Fans love to argue about the greatest teams and players in their favorite sports. For hockey fans, that debate tends to center around Wayne Gretzky and Bobby Orr, but there’s no denying the greatness and longevity of the man who dominated the sport for decades.
Gordie Howe, who died yesterday at the age of 88, didn’t just dominate pro hockey, he embodied the game. Hence the nickname Mr. Hockey, of course, but the Saskatchewan native combined all the attributes of an ideal player: Power, sublime skill, finesse, a mean streak and class. Those last two were often at odds because Howe wouldn’t hesitate to drill you with one of those massive elbows or drop the gloves if you were out of line.
Howe played in an era where nobody wore a helmet (though he played long enough that he was one of the last to not wear one). He was a brawny farm boy who combined brute strength with offensive smarts and an occasionally nasty disposition. And even though it has been 36 years since he played in the NHL, the term “Gordie Howe hat trick” (when you get a goal, an assist and a fight in the same game) is still used regularly.
Howe played 25 years with the Detroit Red Wings from 1946-1971 before retiring, leading the Wings to four Stanley Cups and racking up incredible scoring achievements; he was in the top 5 league scorers for a ridiculous 20 straight years. But after a year of retirement (and induction to the Hockey Hall of Fame), he came back to play in the new World Hockey Association, a rival to the NHL that lured established stars like Howe and Bobby Hull with the promise of higher salaries. Another attraction for Howe was getting to play with his sons Mark and Marty on the Houston Aeros (and later the New England/Hartford Whalers). Now in his 40s, Howe led the team to consecutive championships and continued to score at an impressive pace. The WHA folded in 1979 and the Whalers were one of the four teams absorbed by the NHL, which allowed Howe to play one final NHL season at the age of 51. He played all 80 games and scored a respectable 15 goals and 26 assists before hanging up his skates for good.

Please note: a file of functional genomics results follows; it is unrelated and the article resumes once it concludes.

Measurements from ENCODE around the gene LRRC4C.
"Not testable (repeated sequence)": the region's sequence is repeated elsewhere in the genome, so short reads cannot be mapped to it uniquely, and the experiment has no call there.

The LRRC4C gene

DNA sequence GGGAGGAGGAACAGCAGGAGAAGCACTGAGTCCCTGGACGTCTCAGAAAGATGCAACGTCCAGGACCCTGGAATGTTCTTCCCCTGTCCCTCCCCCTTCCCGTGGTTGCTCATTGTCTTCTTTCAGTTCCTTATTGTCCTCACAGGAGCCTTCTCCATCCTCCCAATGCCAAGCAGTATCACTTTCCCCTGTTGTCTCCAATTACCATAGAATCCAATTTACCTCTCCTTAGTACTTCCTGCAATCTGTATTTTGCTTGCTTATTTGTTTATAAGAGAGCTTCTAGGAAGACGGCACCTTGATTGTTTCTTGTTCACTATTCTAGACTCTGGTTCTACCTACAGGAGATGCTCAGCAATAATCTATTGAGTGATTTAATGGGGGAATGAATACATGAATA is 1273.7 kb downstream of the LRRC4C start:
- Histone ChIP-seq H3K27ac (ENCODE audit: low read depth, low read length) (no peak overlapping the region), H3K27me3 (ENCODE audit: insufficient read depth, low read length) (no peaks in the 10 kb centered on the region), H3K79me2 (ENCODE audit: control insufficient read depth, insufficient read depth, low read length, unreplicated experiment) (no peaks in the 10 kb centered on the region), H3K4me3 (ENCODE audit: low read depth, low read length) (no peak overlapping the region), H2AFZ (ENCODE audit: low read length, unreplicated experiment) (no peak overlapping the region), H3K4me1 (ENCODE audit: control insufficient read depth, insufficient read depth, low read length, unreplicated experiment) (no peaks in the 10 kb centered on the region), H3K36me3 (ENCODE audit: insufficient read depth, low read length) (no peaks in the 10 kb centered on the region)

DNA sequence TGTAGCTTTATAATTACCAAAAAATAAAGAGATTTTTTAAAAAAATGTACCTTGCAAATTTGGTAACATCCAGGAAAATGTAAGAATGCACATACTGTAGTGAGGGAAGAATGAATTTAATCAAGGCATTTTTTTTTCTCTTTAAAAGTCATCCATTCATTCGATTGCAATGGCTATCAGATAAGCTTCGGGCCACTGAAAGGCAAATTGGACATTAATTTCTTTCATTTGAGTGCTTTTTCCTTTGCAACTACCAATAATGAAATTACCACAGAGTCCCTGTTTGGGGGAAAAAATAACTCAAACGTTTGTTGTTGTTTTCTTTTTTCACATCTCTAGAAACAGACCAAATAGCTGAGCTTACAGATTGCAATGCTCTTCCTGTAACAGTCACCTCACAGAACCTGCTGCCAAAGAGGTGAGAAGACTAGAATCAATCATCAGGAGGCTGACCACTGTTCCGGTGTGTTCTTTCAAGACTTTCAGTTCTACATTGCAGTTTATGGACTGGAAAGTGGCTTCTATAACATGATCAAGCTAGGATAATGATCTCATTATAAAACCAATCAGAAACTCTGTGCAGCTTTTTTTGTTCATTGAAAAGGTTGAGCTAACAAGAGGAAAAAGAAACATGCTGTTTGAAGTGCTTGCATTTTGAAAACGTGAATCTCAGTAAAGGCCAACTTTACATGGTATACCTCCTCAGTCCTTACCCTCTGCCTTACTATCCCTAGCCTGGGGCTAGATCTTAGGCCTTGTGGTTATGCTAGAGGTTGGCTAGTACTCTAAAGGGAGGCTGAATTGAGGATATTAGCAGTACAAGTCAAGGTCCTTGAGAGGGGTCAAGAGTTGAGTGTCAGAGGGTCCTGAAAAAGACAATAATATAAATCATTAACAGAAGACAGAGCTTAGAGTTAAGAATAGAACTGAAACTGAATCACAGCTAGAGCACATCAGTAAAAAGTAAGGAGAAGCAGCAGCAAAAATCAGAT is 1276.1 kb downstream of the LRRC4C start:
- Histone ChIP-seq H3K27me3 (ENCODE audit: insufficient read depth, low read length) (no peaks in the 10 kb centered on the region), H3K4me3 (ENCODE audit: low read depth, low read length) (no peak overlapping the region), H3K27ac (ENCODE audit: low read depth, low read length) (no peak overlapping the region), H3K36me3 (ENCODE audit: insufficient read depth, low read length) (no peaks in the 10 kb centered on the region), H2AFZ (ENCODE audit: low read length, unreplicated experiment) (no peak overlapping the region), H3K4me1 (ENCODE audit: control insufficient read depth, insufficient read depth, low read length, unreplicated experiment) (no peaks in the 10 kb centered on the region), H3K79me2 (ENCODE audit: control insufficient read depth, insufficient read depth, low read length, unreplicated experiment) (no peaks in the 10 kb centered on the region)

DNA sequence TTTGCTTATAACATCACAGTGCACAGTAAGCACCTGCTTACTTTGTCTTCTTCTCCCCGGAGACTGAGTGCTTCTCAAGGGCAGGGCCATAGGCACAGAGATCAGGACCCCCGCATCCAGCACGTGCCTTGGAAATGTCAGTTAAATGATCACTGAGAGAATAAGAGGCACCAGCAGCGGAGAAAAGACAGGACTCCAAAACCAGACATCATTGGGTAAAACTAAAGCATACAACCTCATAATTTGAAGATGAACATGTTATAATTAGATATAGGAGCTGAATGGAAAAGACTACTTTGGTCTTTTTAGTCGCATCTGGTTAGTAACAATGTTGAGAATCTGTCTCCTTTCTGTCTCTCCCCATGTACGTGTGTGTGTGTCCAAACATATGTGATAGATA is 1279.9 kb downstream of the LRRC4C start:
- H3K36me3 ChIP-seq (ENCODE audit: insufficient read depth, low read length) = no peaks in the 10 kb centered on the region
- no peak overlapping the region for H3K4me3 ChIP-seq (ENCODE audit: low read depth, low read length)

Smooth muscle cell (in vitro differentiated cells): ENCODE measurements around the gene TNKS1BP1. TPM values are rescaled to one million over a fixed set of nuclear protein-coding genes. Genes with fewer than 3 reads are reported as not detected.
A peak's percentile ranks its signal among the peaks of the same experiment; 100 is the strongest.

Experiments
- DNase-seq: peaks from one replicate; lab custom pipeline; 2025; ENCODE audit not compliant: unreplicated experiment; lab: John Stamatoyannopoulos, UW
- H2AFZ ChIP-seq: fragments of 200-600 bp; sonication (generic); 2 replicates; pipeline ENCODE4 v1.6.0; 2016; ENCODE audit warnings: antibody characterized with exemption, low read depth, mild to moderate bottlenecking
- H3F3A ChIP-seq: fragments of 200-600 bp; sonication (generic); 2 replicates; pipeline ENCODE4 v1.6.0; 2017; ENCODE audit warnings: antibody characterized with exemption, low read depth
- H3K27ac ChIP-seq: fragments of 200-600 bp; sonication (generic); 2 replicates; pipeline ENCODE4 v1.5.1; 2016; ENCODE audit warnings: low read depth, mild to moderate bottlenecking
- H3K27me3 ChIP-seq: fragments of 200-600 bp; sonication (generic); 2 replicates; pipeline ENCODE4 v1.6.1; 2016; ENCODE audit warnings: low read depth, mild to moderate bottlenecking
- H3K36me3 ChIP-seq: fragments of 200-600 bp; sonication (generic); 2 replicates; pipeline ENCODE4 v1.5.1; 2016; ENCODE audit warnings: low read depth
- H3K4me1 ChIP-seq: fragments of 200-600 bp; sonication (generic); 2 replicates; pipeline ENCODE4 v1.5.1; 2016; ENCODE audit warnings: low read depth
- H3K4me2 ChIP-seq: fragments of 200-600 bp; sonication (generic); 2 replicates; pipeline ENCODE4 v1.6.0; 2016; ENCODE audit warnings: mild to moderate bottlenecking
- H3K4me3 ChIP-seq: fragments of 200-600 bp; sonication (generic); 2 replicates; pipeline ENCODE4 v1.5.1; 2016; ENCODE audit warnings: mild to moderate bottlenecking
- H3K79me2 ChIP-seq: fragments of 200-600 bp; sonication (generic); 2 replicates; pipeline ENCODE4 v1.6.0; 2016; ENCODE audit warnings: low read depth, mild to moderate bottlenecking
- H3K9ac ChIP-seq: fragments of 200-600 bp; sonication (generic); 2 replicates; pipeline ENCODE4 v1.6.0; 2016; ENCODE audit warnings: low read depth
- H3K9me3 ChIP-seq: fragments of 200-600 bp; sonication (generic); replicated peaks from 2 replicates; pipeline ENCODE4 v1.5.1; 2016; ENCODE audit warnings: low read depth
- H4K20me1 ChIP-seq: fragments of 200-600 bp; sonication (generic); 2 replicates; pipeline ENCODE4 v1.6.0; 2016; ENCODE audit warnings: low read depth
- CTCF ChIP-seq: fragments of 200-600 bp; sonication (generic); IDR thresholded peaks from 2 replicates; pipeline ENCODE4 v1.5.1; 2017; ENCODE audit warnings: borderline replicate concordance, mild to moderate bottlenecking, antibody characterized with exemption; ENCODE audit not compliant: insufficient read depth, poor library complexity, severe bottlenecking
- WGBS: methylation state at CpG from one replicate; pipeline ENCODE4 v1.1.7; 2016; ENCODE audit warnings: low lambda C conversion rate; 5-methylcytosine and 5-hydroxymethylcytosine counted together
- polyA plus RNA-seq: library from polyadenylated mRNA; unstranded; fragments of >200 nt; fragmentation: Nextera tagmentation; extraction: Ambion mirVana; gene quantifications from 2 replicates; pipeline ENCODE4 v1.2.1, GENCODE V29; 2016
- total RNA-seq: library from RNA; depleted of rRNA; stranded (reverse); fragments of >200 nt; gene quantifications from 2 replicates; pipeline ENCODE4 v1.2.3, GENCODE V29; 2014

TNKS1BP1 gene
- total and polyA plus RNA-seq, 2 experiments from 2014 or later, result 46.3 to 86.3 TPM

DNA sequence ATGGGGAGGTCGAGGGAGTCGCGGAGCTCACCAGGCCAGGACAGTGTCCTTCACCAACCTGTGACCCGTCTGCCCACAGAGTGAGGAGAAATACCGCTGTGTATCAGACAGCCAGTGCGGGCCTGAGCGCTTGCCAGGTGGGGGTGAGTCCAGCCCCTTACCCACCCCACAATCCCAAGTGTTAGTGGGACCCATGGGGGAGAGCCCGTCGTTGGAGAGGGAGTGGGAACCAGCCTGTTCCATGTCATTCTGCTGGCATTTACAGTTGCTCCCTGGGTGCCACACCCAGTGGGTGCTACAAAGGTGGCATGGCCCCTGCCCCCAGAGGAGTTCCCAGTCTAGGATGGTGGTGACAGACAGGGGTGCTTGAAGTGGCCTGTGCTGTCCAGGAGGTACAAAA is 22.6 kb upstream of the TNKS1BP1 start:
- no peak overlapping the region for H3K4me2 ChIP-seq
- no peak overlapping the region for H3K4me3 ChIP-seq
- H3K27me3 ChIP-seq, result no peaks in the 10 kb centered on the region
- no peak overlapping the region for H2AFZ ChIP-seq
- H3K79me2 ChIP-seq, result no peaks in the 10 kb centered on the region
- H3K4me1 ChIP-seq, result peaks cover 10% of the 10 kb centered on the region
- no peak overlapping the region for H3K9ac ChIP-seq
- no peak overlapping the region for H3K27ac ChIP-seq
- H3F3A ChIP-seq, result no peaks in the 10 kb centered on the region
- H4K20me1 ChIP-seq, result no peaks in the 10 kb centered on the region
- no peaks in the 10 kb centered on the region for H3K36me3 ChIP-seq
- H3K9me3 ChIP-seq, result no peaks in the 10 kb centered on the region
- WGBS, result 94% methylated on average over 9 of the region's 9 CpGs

I’m old enough to have seen Howe play on TV as a kid for the Whalers, but the memories are hazy now. Obviously, I never saw him in his prime, just like I never saw Orr until his last hurrah in the 1976 Canada Cup. I grew up on Gretzky and his obliteration of the record books (mostly Howe’s records) in the ’80s and ’90s. And later came players like Lemieux and Jaromir Jagr, but to me, it always comes back to Gretzky, Howe and Orr.
I’ve always felt Gretzky was the greatest of all time, but Howe was a close second. Gretzky’s biggest influence was Howe, even though their games were polar opposites. Gretzky left the hitting and fighting to bigger guys; he was more concerned about putting the puck in the net. Whereas Howe went to all the dirty areas of the ice and could beat you with his stick or his fists. In his later years, Howe built the Mr. Hockey brand and became a pop culture icon long after his playing career ended. He was a prominent part of a classic Simpsons episode, his jersey was featured in Ferris Bueller’s Day Off by director/longtime fan John Hughes, and he appeared in ESPN promos. And he was the ultimate ambassador for hockey, appearing at countless events and always approachable to fans and non-fans alike.
Gordie Howe represented a bygone era, when the game was primarily played by Canadians, but he also played a large role (along with Gretzky) in introducing the game to Americans. Was he the greatest of all time? Maybe. To me, he transcended the world of statistics. Gordie Howe WAS hockey. Pure and simple.